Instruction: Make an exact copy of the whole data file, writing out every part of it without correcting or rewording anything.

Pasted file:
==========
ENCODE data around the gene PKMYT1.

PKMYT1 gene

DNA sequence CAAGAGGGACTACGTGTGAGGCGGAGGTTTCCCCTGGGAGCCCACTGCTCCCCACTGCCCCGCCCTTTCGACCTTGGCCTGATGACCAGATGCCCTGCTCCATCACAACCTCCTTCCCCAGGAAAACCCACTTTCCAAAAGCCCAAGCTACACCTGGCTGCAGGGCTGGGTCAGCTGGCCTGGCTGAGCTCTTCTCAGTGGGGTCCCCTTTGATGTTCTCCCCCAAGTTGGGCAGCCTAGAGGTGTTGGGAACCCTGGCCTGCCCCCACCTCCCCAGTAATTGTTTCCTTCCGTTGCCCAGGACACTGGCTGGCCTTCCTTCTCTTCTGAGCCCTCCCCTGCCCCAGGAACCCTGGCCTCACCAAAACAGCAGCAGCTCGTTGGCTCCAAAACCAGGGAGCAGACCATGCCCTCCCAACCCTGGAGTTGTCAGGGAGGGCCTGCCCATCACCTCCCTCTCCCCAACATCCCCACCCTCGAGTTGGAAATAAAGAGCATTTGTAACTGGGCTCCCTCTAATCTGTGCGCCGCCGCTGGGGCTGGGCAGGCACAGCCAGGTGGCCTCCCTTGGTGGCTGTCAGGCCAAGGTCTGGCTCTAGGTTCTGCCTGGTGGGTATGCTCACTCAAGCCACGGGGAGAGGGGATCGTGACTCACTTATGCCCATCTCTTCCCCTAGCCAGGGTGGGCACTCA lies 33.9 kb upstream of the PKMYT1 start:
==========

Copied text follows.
ENCODE data around the gene PKMYT1.

PKMYT1 gene

DNA sequence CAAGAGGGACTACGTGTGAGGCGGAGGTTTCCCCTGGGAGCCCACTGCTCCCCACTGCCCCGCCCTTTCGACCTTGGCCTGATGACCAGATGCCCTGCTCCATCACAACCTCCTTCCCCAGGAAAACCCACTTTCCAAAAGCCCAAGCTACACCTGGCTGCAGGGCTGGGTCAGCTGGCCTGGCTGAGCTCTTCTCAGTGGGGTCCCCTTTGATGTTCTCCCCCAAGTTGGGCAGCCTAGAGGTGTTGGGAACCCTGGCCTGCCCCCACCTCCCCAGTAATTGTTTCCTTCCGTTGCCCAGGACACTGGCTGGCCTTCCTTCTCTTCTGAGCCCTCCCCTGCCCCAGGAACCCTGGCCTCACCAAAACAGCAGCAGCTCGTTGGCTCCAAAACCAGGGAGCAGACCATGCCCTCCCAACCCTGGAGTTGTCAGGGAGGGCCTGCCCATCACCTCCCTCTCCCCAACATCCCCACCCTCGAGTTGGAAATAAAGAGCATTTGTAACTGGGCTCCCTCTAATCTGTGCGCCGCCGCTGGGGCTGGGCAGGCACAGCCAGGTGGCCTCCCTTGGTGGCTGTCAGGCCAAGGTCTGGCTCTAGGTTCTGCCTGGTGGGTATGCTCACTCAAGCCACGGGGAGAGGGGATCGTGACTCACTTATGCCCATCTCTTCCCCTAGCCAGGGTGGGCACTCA lies 33.9 kb upstream of the PKMYT1 start: